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Black Americans' Risk for MS May Be Higher Than Thought
  • Posted June 14, 2023

Black Americans' Risk for MS May Be Higher Than Thought

For years, multiple sclerosis was seen as a disease that largely affects white people. But a new study finds that it's much more common among Black Americans than previously believed.

Researchers found that in 2010, an estimated 3 out of every 1,000 Black Americans were living with multiple sclerosis (MS). That was less than the prevalence among white Americans, at 4 out of every 1,000, but substantially higher than previous estimates.

Meanwhile, MS was less common among Americans of other races and ethnicities, but they were certainly not immune -- with a prevalence of roughly 2 cases per 1,000.

"This is not just a 'white person's disease,'" said senior researcher Dr. Mitchell Wallin, an associate professor of neurology at the University of Maryland School of Medicine, in Baltimore. "You can get MS if you're Black, or if you're Hispanic, or Asian or Native American."

That's a critical message for doctors, Wallin said, some of whom might "dismiss" the possibility of MS when people of color have potential symptoms of the disease.

Bruce Bebo, executive vice president of research for the National Multiple Sclerosis Society, agreed.

For years, doctors and the general public alike heard the teaching that MS mainly affected people of northern European descent. But that was a flawed message, Bebo said, probably based on older, flawed studies.

"Hopefully, this new study will increase awareness that anybody can get MS," Bebo said.

One reason that's so important, he said, is that the earlier MS is diagnosed, and the sooner people start on recommended therapies, the better their outlook.

MS is a neurological disorder caused by a misguided immune system attack on the body's own myelin -- the protective sheath around nerve fibers in the spine and brain. Because the central nervous system is affected, MS symptoms can be wide-ranging. But among the most common are fatigue, vision problems, muscle weakness, numbness, and difficulty with balance and coordination.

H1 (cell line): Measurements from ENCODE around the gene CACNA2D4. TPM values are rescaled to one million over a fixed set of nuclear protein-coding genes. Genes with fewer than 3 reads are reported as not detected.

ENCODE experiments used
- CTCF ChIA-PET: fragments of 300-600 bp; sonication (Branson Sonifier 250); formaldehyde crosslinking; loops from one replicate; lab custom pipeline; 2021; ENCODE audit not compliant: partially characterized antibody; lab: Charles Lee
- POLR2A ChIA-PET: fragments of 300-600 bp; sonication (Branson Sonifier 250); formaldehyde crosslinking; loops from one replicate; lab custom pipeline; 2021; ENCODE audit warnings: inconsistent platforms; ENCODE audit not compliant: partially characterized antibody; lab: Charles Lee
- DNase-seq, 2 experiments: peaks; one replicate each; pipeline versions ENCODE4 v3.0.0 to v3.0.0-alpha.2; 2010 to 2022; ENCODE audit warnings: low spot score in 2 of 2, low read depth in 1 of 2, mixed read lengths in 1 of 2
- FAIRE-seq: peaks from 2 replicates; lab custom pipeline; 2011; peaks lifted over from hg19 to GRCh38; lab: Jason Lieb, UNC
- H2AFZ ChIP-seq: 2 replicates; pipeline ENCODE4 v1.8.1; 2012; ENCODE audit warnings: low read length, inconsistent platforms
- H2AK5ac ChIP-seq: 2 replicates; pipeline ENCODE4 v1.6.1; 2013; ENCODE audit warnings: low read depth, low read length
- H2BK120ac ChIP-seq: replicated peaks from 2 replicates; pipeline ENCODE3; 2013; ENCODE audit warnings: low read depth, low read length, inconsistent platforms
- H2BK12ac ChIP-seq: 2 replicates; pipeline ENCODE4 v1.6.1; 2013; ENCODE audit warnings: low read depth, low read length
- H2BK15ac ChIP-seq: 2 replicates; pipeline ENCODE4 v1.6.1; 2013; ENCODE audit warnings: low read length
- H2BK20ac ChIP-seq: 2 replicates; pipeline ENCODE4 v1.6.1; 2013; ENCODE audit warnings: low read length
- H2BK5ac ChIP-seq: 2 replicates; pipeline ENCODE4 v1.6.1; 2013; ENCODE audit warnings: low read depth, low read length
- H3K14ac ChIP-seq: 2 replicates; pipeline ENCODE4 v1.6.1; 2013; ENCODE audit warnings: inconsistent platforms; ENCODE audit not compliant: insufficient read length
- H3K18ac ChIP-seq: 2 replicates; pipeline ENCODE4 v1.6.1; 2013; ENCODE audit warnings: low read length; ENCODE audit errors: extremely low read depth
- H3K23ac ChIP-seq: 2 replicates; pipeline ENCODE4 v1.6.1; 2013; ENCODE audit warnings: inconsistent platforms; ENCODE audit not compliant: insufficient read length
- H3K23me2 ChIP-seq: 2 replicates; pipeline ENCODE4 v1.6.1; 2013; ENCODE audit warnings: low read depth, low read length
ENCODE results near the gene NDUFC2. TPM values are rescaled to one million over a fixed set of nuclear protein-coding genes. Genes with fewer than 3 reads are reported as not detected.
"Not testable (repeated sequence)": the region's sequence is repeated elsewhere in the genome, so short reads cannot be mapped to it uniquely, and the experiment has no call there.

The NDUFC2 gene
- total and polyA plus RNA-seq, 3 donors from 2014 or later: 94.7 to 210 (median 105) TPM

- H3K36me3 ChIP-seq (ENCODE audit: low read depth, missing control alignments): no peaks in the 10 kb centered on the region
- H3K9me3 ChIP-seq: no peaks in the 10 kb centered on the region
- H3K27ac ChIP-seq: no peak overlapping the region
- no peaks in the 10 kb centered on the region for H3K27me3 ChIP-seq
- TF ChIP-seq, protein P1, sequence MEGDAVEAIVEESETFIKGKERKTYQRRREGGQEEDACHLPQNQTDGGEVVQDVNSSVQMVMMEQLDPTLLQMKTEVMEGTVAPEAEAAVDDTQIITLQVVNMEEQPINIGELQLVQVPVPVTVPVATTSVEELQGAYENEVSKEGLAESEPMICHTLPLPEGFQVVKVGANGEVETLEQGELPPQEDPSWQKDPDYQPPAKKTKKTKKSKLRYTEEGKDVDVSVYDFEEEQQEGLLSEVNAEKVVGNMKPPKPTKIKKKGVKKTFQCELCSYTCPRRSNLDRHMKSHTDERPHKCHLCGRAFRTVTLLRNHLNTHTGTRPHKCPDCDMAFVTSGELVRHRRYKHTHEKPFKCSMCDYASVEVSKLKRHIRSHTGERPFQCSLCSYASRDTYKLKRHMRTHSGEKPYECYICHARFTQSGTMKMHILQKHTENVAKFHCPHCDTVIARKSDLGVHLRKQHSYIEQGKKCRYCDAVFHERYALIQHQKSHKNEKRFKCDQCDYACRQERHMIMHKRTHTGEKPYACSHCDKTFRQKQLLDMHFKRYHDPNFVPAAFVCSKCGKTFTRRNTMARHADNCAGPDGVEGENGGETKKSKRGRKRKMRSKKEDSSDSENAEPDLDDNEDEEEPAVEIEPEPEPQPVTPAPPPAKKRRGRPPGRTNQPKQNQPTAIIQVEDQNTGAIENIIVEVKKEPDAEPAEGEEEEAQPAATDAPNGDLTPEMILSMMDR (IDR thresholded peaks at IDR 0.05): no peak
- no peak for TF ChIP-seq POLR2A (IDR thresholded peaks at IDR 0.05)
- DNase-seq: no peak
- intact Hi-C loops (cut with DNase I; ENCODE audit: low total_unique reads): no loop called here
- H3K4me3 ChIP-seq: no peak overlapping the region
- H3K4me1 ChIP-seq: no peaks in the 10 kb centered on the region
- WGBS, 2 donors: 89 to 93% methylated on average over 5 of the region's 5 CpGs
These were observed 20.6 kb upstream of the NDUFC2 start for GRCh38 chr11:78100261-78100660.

Most people with MS have the relapsing-remitting form -- where symptoms flare for a period, then recede. Over time, the disease becomes more steadily progressive.

However, there are "disease-modifying" drugs for MS that can reduce symptom flares and delay disability.

The new study, published online recently in the journal JAMA Neurology, is part of an effort to get a better handle on how many Americans have MS.

While that might sound like a simple statistic, it's actually hard to determine, Wallin said.

MS most often arises between ages 20 and 40, and there is no unified system for tracking the health information of younger Americans -- who are on a wide range of private insurance plans or government plans through Medicaid or the military.

In a 2019 study, Wallin and his colleagues estimated that the overall national prevalence of MS is about twice as high as previously believed -- at close to 1 million people living with the disease.

The researchers made that calculation by pulling together multiple data sets of private and public health insurance claims, and applying an algorithm to the numbers. They used the same approach in the new study, to dig deeper into MS prevalence by race and ethnicity.

In all, there was information on 96 million Americans who were insured between 2008 and 2010.

While white adults showed the highest prevalence of MS, at 4 per 1,000 people, Black Americans were not far behind, at 3 per 1,000. MS was least common among Hispanic Americans, whose prevalence rate was 1.6 per 1,000. Because of data limits, the researchers had to group Asian, Native American and multiracial people into an "other" category; the group's MS prevalence was 2 per 1,000.

Bebo noted, though, that those numbers could very well be underestimates. The health insurance records often lacked information on race and ethnicity, and Americans of color -- even with insurance -- often face more barriers in accessing health care, including seeing neurology specialists.

But while the numbers might not be on the money, both experts said the message is clear: Doctors should have MS on their radar for all patients with potential symptoms.

"That awareness could help people get an accurate diagnosis more quickly, and get started on disease-modifying therapy," Bebo said.

He noted that the MS Society for the past few years has hosted a Black MS Experience program, to help Black people living with MS connect in-person and online. The program's annual online "summit" is happening June 14 to 15.

The MS Society funded the study.

More information

For more on the Black MS Experience program, visit the MS Society.

SOURCES: Mitchell Wallin, MD, MPH, associate professor, neurology, University of Maryland School of Medicine, Baltimore; Bruce Bebo, PhD, executive vice president, research, National Multiple Sclerosis Society, New York City; JAMA Neurology, May 15, 2023, online

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